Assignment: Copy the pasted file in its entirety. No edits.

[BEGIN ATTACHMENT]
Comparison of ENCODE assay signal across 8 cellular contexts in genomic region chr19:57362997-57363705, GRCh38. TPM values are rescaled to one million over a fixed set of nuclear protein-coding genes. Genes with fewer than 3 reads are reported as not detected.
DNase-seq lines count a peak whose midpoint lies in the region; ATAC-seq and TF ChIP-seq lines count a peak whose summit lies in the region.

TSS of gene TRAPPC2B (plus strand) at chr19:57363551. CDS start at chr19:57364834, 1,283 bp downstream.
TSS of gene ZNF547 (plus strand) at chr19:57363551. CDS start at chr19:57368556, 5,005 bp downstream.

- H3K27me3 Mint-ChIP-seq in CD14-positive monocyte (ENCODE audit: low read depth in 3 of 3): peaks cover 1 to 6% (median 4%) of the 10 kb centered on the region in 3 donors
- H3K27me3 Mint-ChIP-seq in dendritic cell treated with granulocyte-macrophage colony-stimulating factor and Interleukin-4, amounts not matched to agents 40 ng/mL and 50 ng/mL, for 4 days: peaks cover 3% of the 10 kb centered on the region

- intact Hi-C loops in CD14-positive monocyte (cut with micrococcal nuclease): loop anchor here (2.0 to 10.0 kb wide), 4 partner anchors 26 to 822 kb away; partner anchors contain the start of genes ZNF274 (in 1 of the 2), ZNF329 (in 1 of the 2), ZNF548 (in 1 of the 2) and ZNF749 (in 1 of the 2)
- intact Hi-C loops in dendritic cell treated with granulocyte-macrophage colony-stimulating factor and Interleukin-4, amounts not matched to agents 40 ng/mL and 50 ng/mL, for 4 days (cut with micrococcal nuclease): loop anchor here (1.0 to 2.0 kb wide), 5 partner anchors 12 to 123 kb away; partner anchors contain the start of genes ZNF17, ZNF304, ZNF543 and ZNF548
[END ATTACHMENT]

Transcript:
Comparison of ENCODE assay signal across 8 cellular contexts in genomic region chr19:57362997-57363705, GRCh38. TPM values are rescaled to one million over a fixed set of nuclear protein-coding genes. Genes with fewer than 3 reads are reported as not detected.
DNase-seq lines count a peak whose midpoint lies in the region; ATAC-seq and TF ChIP-seq lines count a peak whose summit lies in the region.

TSS of gene TRAPPC2B (plus strand) at chr19:57363551. CDS start at chr19:57364834, 1,283 bp downstream.
TSS of gene ZNF547 (plus strand) at chr19:57363551. CDS start at chr19:57368556, 5,005 bp downstream.

- H3K27me3 Mint-ChIP-seq in CD14-positive monocyte (ENCODE audit: low read depth in 3 of 3): peaks cover 1 to 6% (median 4%) of the 10 kb centered on the region in 3 donors
- H3K27me3 Mint-ChIP-seq in dendritic cell treated with granulocyte-macrophage colony-stimulating factor and Interleukin-4, amounts not matched to agents 40 ng/mL and 50 ng/mL, for 4 days: peaks cover 3% of the 10 kb centered on the region

- intact Hi-C loops in CD14-positive monocyte (cut with micrococcal nuclease): loop anchor here (2.0 to 10.0 kb wide), 4 partner anchors 26 to 822 kb away; partner anchors contain the start of genes ZNF274 (in 1 of the 2), ZNF329 (in 1 of the 2), ZNF548 (in 1 of the 2) and ZNF749 (in 1 of the 2)
- intact Hi-C loops in dendritic cell treated with granulocyte-macrophage colony-stimulating factor and Interleukin-4, amounts not matched to agents 40 ng/mL and 50 ng/mL, for 4 days (cut with micrococcal nuclease): loop anchor here (1.0 to 2.0 kb wide), 5 partner anchors 12 to 123 kb away; partner anchors contain the start of genes ZNF17, ZNF304, ZNF543 and ZNF548